This weekend we were able to bring in 10 playtesters to the ETC to try our experience in person and give us some feedback. Our machine still does not include the ending interactions with the letter moving into a mailbox, so we knew that we could expect some confusion regarding the end, but could get some data up to that point.
8 of our testers were able to start the machine instantly, with one tester not holding the start button long enough, and another trying to start from the tablet. All but one tester viewed the experience from behind the desk, with one moving around to the front.
The feedback that we received showed that people’s favorite moments occurred across the board throughout the interaction. Some loved the bird, some the bees. We feel that this is a successful indication that we’re on the right track. Including sound effects for some of the interactions helped to amplify the experience a lot.
For some there was similar confusion as with our previous playtest. Some interactions occurred too quickly to track and so they got lost. This especially occurred when the bird landed on the second shelf and the water dripped into the pot. Generally every interaction needs to be slowed down a little bit to accommodate first time viewers.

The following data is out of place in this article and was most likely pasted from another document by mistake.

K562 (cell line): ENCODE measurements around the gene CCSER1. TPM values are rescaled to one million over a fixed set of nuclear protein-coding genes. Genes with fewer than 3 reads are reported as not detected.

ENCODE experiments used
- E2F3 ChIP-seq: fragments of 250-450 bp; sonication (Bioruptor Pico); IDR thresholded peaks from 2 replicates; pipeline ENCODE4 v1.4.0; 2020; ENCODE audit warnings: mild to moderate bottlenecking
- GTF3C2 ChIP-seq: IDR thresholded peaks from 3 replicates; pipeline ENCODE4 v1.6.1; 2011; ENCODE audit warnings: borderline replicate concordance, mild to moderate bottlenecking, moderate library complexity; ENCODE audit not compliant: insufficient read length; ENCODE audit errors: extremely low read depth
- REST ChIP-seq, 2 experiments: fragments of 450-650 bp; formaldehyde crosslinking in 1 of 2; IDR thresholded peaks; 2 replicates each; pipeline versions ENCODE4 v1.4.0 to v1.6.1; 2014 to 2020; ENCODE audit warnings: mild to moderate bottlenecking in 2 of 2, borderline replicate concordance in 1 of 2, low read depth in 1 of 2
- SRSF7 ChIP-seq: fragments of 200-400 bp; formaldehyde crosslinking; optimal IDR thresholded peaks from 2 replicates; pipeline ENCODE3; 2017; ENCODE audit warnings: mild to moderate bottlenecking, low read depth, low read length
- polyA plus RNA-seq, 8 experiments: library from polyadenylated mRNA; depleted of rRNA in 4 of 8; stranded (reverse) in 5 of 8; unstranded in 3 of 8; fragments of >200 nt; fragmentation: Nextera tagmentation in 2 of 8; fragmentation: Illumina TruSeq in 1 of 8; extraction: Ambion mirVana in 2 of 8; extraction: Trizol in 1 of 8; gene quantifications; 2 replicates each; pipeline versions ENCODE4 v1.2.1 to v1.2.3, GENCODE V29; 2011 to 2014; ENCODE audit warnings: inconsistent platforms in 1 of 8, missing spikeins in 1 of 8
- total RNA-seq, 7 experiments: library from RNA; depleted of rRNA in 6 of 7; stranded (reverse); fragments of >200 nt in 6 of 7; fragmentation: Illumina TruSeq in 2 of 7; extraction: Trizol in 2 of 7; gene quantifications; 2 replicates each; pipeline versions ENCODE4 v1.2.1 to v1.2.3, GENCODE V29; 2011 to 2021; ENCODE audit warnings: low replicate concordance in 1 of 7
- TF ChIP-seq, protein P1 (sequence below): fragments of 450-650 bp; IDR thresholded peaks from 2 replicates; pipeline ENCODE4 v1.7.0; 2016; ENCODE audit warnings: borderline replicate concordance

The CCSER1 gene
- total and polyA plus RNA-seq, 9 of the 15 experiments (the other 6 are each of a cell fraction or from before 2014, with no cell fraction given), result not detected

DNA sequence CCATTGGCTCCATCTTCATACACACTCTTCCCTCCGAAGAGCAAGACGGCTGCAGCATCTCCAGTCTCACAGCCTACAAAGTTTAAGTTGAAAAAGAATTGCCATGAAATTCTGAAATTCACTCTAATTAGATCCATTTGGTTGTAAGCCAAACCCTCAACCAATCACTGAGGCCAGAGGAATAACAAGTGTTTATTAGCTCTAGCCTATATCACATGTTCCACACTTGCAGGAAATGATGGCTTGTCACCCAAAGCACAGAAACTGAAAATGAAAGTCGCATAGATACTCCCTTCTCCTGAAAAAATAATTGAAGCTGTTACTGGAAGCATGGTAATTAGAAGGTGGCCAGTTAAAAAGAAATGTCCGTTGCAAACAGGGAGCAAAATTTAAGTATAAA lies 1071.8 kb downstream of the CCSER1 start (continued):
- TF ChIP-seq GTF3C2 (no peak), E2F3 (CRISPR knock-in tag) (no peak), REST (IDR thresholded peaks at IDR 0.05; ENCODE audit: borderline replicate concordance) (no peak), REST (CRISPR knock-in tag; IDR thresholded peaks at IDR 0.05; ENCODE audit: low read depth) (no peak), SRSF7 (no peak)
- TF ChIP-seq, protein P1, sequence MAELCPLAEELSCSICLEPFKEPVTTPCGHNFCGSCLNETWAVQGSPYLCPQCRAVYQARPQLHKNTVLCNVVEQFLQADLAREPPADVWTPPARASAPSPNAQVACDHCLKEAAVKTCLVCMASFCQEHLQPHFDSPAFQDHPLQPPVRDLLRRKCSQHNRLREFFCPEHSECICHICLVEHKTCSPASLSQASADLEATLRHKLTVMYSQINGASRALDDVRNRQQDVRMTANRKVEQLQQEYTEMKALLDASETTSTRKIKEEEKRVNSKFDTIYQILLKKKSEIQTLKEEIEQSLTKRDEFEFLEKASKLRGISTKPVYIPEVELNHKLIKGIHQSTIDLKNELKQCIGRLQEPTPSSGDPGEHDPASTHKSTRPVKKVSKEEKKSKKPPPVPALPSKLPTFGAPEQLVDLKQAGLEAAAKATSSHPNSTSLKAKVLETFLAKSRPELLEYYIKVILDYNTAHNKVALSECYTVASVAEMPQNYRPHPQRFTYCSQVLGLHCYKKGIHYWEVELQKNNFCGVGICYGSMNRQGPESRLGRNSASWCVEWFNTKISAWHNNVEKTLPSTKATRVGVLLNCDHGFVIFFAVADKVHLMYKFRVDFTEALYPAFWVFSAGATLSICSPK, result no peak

This week, all the bee animations were completed and work began on rigging the snail. The snail requires some special rigging techniques to allow for its unique movement style, so we need to do a bit of research to make sure that it will work how we are envisioning it.
We’ve also finished up our models for the letter and envelope which will spawn at the start of the machine and get sealed to finish it all off.
Dave Purta met with us to discuss how we could include a linear actuator to make the fire bellows open and close. He helped us to draw up some plans that would set that up and we discussed this with the client. One of the concerns that they raise about it is that there may be concern for it being a pinch point for kids, so they suggested moving the actuator to inside of the bellows to accommodate that.
We also experimented with a feature of ARENA that allows us to track the position of any user. We are incorporating this in the bee interaction. The challenge here is that the interaction needs to chain from the flower, back up to the table and the concern is that the guest may not intuitively follow that pathway. One of the bees will fly up to the guest and fill the tablet screen before flying down to the table. This subtle indirect interaction will help keep guests on the right track.